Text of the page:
In recognition that diversity strengthens our teams and that addressing healthcare inequities is essential in optimizing patient care, the University of Michigan Congenital Heart Center leads several DEI initiatives. Our DEI Committee coordinates and leads a number of activities spanning the Congenital Heart Center. We also have an active Women in Pediatric Cardiology and Cardiac Surgery group that meets regularly. There are several quality improvement and DEI research initiatives ongoing including grant funded work to examine the national landscape of women and minorities in the field and barriers to advancement, efforts to understand the impact of SES on single ventricle outcomes across the state, analyses of the influence of race and ethnicity on our surgical outcomes, and many others.
Our team also participates in a number of medical school, hospital, and campus-wide activities including the Department of Pediatrics DEI recruitment and faculty development efforts, and The University of Michigan Office of Institutional Equity Title IX Advisory Committee. Finally, we are active in many national efforts including the Society of Pediatric Cardiology Training Program Directors DEI taskforce and the American College of Cardiology’s Women in Cardiology group.
Beyond the Division of Pediatric Cardiology, the University of Michigan has a strong commitment to diversity both at the Michigan Medicine and the University at large, with organized groups that provide support and education:
- The Michigan Medicine Office of Health Equity and Inclusion (OHEI)
- Committed to developing mechanisms for inclusion, diversity and cultural humility among staff, students, trainees and faculty at the health center, and championing diversity and inclusion for our patients, community, and society.
- The University of Michigan central campus DEI
- Many initiatives including the annual DEI Summit, a campus wide community assembly with keynote speakers and numerous school, college and unit events across campus.
Diversity in Ann Arbor and the surrounding area
The University of Michigan’s Ann Arbor campus is a community made up of more than 70,000 individual students, faculty and staff members. People from every state in the country and from nearly half the countries around the world are part of the U-M community. The city of Ann Arbor has one of Michigan’s highest foreign-born populations (nearly 20%) mainly due to the career opportunities through the University and associated industries.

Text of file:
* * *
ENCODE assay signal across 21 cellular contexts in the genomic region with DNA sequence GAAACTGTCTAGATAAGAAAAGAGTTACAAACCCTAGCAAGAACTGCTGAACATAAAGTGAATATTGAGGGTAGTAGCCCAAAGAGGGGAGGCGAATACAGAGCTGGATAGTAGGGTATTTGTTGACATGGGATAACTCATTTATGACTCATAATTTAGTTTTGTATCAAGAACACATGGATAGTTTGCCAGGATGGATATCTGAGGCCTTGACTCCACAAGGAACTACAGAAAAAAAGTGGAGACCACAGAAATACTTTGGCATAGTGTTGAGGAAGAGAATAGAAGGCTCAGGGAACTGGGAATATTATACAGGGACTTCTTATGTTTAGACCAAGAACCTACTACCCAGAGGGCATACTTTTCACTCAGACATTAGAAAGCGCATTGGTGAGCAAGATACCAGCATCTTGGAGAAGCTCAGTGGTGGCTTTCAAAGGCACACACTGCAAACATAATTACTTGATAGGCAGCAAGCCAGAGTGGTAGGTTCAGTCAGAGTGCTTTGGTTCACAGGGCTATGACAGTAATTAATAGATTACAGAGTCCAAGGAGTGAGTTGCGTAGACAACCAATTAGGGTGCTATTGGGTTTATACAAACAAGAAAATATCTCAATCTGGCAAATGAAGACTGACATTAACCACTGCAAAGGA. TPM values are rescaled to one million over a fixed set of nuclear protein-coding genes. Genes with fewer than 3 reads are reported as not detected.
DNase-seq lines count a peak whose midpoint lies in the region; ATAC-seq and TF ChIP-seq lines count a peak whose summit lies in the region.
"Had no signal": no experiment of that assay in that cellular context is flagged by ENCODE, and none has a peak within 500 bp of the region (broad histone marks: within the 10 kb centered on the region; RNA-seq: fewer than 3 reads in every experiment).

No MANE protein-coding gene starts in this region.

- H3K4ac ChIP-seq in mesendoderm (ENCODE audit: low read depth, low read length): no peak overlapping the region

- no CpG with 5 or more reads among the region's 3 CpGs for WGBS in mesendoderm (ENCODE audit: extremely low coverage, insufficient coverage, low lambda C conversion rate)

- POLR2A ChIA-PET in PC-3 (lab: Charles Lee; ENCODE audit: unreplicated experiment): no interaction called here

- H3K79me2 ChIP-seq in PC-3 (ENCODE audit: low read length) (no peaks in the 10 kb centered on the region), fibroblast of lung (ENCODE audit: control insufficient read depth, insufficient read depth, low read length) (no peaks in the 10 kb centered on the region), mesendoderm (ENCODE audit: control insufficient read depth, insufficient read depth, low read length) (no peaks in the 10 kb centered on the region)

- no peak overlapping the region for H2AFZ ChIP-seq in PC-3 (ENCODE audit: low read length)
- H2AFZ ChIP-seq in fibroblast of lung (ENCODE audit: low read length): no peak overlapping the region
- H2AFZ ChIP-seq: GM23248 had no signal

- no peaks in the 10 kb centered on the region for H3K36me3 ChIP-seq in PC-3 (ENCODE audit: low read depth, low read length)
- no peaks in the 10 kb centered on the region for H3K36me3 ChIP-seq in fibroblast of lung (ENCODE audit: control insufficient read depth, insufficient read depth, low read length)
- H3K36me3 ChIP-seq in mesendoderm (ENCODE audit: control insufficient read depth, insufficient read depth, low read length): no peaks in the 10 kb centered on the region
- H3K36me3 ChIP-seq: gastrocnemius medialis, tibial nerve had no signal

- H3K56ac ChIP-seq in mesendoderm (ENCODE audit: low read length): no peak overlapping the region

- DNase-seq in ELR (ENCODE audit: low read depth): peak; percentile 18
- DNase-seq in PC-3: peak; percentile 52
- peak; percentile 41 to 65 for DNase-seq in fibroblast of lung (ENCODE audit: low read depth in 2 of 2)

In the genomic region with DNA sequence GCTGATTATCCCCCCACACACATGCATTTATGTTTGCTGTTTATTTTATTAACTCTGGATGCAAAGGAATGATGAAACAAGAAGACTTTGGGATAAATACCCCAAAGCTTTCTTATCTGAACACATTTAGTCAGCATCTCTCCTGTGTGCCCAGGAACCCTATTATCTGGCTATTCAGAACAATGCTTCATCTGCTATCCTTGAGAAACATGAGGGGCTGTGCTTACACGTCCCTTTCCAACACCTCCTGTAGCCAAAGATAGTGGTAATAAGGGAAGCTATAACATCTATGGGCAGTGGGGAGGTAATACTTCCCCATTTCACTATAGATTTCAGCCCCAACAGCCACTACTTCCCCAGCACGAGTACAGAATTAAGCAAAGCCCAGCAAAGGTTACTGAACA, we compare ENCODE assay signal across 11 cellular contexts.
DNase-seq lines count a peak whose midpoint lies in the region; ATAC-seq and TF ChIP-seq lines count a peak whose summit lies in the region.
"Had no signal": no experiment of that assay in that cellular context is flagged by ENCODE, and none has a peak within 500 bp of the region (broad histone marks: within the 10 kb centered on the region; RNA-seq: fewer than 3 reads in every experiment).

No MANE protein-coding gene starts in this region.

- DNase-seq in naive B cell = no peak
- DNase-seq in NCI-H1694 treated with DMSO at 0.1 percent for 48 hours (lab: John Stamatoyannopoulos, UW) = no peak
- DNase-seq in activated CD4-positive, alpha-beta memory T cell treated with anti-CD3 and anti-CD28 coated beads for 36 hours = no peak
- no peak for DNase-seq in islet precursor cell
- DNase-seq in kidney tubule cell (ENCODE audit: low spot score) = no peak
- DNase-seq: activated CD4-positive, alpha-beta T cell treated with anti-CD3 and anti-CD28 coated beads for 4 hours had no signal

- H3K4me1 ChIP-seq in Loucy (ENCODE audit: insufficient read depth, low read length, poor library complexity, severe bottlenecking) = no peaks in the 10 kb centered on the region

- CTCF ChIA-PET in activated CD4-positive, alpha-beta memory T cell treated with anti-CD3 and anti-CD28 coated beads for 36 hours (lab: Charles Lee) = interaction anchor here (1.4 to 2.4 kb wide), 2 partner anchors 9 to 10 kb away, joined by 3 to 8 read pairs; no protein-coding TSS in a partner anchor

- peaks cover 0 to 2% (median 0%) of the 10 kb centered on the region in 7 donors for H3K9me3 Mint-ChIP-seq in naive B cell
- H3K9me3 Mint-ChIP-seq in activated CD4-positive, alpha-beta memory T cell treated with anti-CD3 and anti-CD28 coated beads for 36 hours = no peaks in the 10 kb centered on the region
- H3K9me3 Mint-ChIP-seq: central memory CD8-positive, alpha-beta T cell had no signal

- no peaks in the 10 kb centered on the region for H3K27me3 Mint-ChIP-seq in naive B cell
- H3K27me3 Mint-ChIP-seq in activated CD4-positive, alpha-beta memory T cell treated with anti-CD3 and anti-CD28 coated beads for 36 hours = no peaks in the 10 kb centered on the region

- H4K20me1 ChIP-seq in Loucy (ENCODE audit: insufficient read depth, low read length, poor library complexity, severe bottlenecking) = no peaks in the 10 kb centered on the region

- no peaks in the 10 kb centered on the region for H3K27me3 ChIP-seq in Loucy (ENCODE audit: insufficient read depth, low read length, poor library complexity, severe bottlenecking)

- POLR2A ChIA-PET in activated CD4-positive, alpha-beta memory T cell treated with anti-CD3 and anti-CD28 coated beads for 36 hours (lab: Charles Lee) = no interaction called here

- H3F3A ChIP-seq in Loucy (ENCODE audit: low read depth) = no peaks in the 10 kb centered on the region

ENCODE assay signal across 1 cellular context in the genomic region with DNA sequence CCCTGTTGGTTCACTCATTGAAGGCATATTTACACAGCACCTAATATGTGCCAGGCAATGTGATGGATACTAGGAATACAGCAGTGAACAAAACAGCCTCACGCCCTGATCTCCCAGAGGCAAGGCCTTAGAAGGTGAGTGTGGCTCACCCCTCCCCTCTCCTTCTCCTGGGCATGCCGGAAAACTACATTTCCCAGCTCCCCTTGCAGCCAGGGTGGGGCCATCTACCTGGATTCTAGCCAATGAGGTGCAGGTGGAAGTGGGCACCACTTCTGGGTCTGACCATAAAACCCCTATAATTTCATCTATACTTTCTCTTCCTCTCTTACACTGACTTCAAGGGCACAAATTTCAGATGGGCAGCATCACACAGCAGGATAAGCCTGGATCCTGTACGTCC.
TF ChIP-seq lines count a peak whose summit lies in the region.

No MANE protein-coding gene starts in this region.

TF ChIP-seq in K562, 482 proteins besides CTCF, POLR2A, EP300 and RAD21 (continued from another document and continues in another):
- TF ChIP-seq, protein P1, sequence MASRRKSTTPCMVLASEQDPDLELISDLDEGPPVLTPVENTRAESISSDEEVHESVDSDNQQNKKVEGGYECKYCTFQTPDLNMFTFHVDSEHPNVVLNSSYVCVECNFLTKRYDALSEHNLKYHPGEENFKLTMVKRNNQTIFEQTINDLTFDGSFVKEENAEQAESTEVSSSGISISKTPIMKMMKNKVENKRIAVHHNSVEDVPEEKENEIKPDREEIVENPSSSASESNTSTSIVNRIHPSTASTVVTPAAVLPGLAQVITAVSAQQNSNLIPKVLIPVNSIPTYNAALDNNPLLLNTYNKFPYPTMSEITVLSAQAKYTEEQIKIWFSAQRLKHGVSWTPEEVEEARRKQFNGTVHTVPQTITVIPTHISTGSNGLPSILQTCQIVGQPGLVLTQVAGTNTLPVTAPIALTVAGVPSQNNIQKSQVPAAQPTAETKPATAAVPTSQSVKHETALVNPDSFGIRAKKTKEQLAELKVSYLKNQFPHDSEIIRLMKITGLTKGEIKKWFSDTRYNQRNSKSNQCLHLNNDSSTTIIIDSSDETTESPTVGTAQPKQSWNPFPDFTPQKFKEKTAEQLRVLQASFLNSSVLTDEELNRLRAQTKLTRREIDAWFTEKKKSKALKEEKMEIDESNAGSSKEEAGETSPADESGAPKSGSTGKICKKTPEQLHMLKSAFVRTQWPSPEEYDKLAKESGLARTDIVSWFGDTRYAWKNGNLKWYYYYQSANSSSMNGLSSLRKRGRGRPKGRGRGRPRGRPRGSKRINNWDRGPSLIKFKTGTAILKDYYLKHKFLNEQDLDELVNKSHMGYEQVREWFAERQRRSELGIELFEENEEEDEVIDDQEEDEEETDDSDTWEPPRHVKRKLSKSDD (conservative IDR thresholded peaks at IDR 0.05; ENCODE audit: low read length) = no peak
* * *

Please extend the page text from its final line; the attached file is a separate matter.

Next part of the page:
Michigan's I-94 corridor traversing the southern part of the state has been described as a bracelet of racial and ethnic diversity around the wrist of the mitten-shaped Lower Peninsula. Michigan's “bracelet of diversity” stretches from southwest Michigan, where Hispanic migration has helped grow diverse communities, through the university towns of Kalamazoo and Ann Arbor, to the changing city and suburbs of metropolitan Detroit.
The city of Detroit has seen the biggest gain in diversity in the country over the last decade. Nicknamed “the Motor City”, Detroit is seeing a major urban revival, offering many highly rated restaurants, craft cocktail bars and breweries, and renowned arts-and-culture attractions. In addition to newer businesses, the Detroit area is home to many older ethnic communities with restaurants and markets to explore, including the large Polish community in Hamtramck, and the popular “Mexicantown” in the south city.
The Greater Detroit area is home to the largest, oldest and most diverse Arab American community in the United States. The Arab American National Museum in Dearborn, Michigan explores the many cultures, history and traditions of the Arab World and the people who trace their heritage there. The Museum also sponsors a food tour called Yalla Eat! where you can discover area restaurants, markets and sweet shops to enjoy delicious and delectable cuisine!